The Secret Sits

I recently used Robert Frost’s poem “The Secret Sits” as a blog writing prompt…

“We dance round in a ring and suppose,
But the Secret sits in the middle and knows.”

In the blog I suggest that much of what we do as leaders in healthcare (the dance) and what we measure in healthcare are disconnected from what our patients and staff really want and need (the secret sitting in the middle).

I was recently in a hospital conference room preparing for a leadership meeting; the walls were papered from floor to ceiling with graphs, tables and charts… a “loud” visual statement that a myriad aspect of operations was being measured and reported. During our meetings I dug a little deeper, listened to the leaders, caregivers and patients, and then looked a little closer at the “scores” on the walls.

Outcomes, as measured and reported, apparently hadn’t changed much over the past two-years… It was not lost on me either that this conference room that is billed as the “control-center” of operations felt lifeless and soulless… For an organization committed to ‘health’ and ‘care’, this felt like a disconnect.

And I’ve seen hospitals that are listening to the “secret”. They are measuring, reacting and acting differently. They are breathing life into their data and working on ways to make it as real-time as the work and care that it is intended to measure. Outcomes are improving, care is safer and the experience of those caring and being cared for is markedly improved; so I am optimistic and incredibly hopeful that we can rethink what we measure and how we act. How we lead.

Check out my blog “Improving the Experience of Care” (first in a two-part series) on our company’s site. I’d love your thoughts, comments and ideas:

  • Are we measuring the right things in healthcare?
  • Is chasing an improved CAHPS score, or a better CMS Star Rating, the right way to drive change?
  • Can we measure everything that matters?
  • How do you measure a healthy, effective and respectful culture?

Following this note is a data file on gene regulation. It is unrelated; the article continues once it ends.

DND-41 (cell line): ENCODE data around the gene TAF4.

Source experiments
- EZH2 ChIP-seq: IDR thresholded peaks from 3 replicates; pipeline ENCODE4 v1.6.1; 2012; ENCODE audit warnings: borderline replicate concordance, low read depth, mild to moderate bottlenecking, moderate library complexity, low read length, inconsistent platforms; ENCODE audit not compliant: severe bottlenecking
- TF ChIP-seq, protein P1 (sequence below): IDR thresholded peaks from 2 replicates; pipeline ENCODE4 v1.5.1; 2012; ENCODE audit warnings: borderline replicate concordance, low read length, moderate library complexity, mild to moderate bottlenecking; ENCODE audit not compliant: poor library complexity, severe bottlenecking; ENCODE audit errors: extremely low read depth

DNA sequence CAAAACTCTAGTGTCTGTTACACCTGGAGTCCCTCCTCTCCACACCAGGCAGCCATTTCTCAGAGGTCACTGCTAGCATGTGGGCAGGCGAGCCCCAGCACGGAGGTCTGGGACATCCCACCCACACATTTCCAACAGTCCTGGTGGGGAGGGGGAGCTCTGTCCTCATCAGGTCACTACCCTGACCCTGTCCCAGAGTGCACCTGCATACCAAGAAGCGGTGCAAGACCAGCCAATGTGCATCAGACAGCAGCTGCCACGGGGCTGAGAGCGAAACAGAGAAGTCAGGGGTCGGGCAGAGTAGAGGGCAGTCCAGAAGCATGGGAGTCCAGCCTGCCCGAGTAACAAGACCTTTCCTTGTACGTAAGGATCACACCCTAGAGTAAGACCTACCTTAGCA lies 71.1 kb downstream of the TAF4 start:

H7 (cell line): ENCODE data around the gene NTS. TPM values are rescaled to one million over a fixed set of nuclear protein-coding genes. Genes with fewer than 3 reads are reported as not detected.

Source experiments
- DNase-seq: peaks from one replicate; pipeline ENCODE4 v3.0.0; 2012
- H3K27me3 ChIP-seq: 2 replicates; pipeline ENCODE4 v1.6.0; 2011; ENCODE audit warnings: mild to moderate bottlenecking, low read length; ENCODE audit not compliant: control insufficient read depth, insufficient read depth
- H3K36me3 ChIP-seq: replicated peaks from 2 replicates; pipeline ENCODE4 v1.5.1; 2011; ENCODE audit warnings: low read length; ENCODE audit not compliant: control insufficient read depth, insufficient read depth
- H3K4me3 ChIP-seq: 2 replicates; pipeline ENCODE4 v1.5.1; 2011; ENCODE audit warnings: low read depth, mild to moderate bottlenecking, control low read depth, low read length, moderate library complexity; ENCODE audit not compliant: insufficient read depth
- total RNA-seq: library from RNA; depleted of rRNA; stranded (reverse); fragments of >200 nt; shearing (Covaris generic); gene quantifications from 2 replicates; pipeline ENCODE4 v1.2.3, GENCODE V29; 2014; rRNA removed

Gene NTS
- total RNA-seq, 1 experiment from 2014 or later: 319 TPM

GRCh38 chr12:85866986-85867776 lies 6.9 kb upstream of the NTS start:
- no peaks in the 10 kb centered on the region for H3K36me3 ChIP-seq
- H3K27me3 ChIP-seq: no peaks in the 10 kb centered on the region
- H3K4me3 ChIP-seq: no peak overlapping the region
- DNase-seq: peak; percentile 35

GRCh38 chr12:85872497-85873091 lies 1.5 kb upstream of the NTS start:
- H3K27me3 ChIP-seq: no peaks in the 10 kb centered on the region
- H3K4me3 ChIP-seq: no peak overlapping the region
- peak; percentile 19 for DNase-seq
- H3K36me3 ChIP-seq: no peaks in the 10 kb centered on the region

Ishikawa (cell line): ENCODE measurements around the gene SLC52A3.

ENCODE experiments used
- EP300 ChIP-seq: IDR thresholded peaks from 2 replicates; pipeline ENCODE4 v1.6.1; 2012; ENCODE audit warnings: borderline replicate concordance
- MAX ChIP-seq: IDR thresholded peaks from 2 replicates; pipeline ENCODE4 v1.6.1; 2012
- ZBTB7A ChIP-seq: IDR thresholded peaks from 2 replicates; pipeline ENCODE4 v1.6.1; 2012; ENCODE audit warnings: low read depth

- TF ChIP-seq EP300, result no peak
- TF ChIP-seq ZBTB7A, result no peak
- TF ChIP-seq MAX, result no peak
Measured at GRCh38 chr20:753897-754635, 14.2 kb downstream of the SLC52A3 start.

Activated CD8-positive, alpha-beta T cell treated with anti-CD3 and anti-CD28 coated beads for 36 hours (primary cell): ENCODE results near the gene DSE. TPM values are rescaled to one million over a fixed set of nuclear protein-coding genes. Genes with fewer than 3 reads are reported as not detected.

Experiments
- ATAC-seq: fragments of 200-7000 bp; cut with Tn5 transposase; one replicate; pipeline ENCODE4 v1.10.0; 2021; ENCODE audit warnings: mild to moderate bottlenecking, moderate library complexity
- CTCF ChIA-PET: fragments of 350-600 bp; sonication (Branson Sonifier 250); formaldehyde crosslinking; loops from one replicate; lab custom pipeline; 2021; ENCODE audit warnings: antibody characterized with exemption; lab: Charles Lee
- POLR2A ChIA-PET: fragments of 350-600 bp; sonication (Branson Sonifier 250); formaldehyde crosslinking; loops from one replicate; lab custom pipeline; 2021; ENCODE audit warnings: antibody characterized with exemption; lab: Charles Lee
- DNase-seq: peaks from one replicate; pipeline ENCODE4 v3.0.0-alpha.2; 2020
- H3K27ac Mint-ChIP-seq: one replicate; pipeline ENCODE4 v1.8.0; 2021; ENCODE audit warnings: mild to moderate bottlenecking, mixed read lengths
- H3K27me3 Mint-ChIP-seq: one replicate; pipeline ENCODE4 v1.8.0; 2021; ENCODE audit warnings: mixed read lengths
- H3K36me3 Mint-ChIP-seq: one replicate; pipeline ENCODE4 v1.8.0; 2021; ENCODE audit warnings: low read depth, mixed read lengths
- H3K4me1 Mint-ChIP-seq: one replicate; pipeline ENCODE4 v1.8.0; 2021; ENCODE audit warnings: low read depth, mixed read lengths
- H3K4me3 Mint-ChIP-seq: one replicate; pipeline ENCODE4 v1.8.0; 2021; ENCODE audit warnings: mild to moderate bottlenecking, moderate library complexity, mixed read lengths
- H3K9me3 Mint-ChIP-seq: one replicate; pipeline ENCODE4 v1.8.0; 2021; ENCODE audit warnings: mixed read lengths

• What’s the secret that you’re dancing around?

 

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Improving the Experience of Care – let’s start with our words.

Words

I recently re-read the words of broadcast journalist Walter Cronkite, “America’s healthcare system is neither healthy, caring, nor a system.”

This sad and yet truthful reflection, combined with the reality that our founding partner, mentor, friend, student of the classics, and therefore a natural etymologist – Tim Sullivan –  had me thinking about the origination of the words we use in healthcare.

Two words in particular; hospital and patient.

A quick scan of history reveals that in the middle ages hospitals were in fact almshouses for the poor, or hostels for pilgrims. The word ‘hospital’ comes from the Latin word hospes, meaning an entertainer, host, a visitor, a guest, a friend bound by the ties of hospitality.

Another noun derived from this is hospitum which came to mean hospitality, or the relationship between guest and shelterer. Hospes is also the root of the English word host.

In my travels, I have witnessed many hospital leaders who have lost sight of the fact that our roots go back to providing shelter for the poor, a resting place for those on pilgrimage, and completely lost sight of the tenets of welcoming patients as guest or friend.

The English noun ‘patient’ comes from the Latin word patiens, the present participle of the verb, patior, meaning ‘I am suffering’.

The hospital should be a place of respite for the friend that is suffering.

I think it is fair to say that if you’re leading in a hospital (regardless of size) you’re contributing to the running of one of the oldest aspects of the “service industry”. Yet at many hospitals, we seem to have left the consistent delivery of this ‘service’ completely up to chance or in the care of those without the training and skills necessary to deliver upon the promise.

Service – from the old English meaning religious devotion or a form of liturgy, from old French servise or Latin servitium ‘slavery,’ from servus ‘slave.’ The early sense of the verb (mid-19th century) was ‘be of service to’, or ‘to provide with a service.’